Most tech companies use coding tests of some sort to evaluate the technical skills of programmers and engineers. Some of those tests are complex and meant to be completed at home—a request that a portion of job candidates have begun refusing to do. After all, a take-home test demands significant time and effort, all of which will go to waste if you’re not ultimately selected for the job.
Of course, skipping such a test will probably kill your chances of landing the gig. When asked to do a take-home, should you stand your ground and refuse… or is there an alternative way to prove your abilities without alienating a prospective employer?
Here’s a look at when to say “No,” “Yes,” or even “Maybe” to a take-home coding test.
When to Say ‘No’
Disorganized employers sometimes administer tests and questionnaires before a position is fully fleshed out. If the job description seems incomplete or vague, being asked to crunch code for hours suggests a lack of respect for your time.
“Everyone should want the hiring process to be more efficient,” said Daniel Tunkelang, CTO of Lyra Health, a healthcare technology startup based in Silicon Valley. “To begin with, companies should provide detailed job descriptions so that candidates can make informed decisions as to whether it’s worth their time to apply.”
If you haven’t been given a chance to speak with a hiring manager or recruiter about the job, and the testing parameters are set out in a generic email that doesn’t seem tailored to your skills or even the position, you should (politely) refuse to take the take-home test. “There needs to be a reasonable balance of investment from both parties throughout the hiring process,” Tunkelang said. “Hiring managers can demonstrate their investment by sending personalized emails to candidates or taking the time to talk to candidates by phone.”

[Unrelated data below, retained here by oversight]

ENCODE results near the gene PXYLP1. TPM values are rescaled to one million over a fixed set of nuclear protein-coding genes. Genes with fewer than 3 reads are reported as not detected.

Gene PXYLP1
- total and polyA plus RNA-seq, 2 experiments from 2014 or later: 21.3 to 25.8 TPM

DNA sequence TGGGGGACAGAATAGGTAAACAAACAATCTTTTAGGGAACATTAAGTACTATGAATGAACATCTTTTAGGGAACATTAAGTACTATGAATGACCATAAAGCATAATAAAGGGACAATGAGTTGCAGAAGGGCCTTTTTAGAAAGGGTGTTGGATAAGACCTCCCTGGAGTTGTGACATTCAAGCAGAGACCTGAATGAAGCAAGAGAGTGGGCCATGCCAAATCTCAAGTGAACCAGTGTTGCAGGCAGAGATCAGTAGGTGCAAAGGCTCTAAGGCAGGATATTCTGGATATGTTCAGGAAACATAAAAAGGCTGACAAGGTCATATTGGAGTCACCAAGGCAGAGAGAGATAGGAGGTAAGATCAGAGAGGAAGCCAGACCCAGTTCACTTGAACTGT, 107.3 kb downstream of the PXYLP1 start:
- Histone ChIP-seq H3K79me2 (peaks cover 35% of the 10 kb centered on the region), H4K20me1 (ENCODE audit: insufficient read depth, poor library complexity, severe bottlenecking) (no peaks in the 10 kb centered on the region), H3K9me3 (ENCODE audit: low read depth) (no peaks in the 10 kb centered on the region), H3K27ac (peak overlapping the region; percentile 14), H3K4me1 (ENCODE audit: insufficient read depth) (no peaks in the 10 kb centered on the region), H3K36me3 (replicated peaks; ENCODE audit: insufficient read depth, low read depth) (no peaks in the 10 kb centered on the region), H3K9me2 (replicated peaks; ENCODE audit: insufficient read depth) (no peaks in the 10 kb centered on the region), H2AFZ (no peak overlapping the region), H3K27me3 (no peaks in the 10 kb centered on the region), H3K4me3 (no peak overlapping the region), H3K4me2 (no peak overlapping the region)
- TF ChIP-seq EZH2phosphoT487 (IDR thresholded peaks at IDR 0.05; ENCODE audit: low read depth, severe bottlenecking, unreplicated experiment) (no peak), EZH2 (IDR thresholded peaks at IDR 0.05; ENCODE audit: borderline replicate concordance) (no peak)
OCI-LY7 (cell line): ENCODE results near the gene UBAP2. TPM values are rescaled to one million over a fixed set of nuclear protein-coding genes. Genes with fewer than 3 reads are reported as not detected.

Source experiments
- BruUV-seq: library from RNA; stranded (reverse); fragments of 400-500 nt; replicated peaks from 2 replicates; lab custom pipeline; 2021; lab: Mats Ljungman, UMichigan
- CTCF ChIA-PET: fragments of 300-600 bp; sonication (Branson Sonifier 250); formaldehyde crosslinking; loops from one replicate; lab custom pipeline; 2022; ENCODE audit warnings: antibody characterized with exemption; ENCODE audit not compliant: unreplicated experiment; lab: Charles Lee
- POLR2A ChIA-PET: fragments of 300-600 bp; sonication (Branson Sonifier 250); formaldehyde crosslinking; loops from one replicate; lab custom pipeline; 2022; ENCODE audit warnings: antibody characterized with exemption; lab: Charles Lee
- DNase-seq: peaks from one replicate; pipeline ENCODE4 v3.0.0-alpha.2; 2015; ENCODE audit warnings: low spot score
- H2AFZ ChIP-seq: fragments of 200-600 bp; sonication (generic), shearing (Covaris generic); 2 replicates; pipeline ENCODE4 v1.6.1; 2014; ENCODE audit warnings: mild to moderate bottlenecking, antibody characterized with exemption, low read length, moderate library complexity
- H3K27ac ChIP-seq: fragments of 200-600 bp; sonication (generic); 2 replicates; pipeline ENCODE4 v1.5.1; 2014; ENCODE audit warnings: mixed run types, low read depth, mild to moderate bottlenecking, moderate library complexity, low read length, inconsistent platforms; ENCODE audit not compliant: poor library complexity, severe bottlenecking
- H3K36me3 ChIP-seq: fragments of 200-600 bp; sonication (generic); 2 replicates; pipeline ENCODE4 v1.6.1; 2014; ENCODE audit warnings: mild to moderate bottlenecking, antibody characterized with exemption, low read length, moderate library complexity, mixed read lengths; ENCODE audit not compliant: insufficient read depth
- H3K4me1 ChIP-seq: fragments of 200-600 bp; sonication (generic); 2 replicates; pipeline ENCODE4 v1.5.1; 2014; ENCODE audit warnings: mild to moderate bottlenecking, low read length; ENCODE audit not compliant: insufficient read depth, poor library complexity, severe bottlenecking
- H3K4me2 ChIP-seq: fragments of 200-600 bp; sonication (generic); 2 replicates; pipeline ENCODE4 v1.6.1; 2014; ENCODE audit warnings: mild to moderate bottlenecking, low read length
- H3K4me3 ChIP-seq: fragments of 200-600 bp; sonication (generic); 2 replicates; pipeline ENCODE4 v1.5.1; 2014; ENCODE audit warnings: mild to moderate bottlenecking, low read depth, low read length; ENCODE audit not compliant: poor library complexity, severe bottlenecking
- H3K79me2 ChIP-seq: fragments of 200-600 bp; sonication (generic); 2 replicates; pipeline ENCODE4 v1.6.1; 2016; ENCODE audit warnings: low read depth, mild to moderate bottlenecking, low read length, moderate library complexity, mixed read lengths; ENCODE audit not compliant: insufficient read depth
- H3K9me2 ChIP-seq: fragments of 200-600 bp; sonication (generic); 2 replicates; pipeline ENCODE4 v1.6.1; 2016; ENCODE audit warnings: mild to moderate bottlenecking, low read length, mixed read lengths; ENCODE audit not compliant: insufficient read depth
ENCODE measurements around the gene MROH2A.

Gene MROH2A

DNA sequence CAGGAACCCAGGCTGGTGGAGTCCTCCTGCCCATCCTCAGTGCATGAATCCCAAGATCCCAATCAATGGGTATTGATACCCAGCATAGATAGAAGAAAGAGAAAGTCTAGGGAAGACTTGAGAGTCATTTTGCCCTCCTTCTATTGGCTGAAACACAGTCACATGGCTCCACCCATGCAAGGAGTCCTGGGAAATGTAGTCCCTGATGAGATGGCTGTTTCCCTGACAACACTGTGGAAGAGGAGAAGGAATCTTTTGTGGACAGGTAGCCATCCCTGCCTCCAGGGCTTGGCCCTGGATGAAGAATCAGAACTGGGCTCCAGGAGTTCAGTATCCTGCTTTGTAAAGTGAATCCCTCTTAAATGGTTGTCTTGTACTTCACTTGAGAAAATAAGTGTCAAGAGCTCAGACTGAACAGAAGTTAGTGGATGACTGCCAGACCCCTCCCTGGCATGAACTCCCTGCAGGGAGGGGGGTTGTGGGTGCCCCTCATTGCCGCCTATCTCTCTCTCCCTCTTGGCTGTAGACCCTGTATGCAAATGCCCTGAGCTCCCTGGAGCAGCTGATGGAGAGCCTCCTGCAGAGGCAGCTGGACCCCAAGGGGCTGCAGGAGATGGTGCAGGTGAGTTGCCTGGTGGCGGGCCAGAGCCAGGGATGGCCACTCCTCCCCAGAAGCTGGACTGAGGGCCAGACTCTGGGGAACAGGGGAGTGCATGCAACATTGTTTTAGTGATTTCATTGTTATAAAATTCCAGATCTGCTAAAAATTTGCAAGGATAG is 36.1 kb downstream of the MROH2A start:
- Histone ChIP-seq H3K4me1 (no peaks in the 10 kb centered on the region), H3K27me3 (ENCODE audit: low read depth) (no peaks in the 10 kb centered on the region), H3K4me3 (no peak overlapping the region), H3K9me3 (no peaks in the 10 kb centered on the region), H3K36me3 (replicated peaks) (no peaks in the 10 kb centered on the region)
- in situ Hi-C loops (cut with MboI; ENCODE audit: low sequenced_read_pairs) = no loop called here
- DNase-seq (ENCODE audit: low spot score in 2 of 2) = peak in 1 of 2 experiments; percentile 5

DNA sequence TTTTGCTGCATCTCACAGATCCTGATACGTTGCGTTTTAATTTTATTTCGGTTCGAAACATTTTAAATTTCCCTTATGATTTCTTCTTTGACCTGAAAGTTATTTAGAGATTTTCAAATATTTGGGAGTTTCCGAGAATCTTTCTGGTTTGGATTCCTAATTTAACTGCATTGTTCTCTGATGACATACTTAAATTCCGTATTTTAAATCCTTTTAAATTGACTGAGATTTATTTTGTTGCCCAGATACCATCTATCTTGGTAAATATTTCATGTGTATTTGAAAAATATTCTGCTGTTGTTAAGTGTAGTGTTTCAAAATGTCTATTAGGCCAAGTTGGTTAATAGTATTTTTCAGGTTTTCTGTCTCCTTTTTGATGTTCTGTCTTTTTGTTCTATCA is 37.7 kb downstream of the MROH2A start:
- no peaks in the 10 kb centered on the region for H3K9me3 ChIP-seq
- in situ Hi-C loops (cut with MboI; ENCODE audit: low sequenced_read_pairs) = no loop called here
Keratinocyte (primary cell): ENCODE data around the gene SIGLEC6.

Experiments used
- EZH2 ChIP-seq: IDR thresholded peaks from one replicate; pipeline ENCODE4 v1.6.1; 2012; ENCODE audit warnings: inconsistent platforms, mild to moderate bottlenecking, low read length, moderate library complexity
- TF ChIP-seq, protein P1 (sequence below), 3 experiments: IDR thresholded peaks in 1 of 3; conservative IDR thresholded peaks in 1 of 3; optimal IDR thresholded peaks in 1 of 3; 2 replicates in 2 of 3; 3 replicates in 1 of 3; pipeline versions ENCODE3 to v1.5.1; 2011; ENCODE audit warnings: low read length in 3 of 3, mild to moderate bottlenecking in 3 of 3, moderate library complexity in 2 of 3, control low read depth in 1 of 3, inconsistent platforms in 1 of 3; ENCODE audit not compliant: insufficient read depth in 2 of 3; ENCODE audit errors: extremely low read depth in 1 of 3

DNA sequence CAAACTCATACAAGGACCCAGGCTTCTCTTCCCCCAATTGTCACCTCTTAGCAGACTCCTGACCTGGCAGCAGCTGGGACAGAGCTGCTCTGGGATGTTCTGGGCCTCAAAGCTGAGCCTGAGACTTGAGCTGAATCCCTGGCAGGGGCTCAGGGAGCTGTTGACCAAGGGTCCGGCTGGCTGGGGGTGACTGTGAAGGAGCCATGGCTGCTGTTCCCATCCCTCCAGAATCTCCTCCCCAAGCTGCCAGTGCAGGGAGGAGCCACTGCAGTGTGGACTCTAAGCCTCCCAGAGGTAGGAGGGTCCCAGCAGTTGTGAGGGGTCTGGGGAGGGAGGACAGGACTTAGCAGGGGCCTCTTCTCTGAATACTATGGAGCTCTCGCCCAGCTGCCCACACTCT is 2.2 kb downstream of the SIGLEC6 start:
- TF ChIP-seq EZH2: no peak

If you decide to go ahead with the test, and the company doesn’t offer to critique your code or provide other feedback, that’s another sign that the position isn’t for you.
When to Say ‘Yes’
There are times when agreeing to participate in a take-home test is in your best interest. If you’re new to programming, or haven’t amassed an extensive code portfolio, passing a difficult test could sharpen your skills while giving your credibility and confidence a boost.
If you’ve set your sights on a marquee company, acing its take-home test could be a foot in the door. Sure, you’re being asked to do a couple hours’ worth of work for free, but high-profile employers are unlikely to deviate from their hiring practices; even the most skilled tech pros sometimes need to acquiesce to the demands of the hiring process.
How to Say ‘Maybe’
If you’re still uncertain about whether you want to subject yourself to a take-home test, offer to walk the hiring manager through your previous projects and online coding samples. That guided tour of your work may alleviate the hiring manager’s concerns about your abilities, which in turn may negate the need for a take-home test at all.
But not every hiring manager is capable of evaluating code that he or she didn’t assign, so you may have to be flexible and submit to the test after all. Whether or not the hiring manager agrees to an alternative to take-home tests, he or she needs to be transparent about the hiring process and what’s ultimately expected. “No system is perfect,” Tunkelang said. “But it’s up to hiring managers to make the process as efficient as possible, rather than just making candidates jump through hoops.”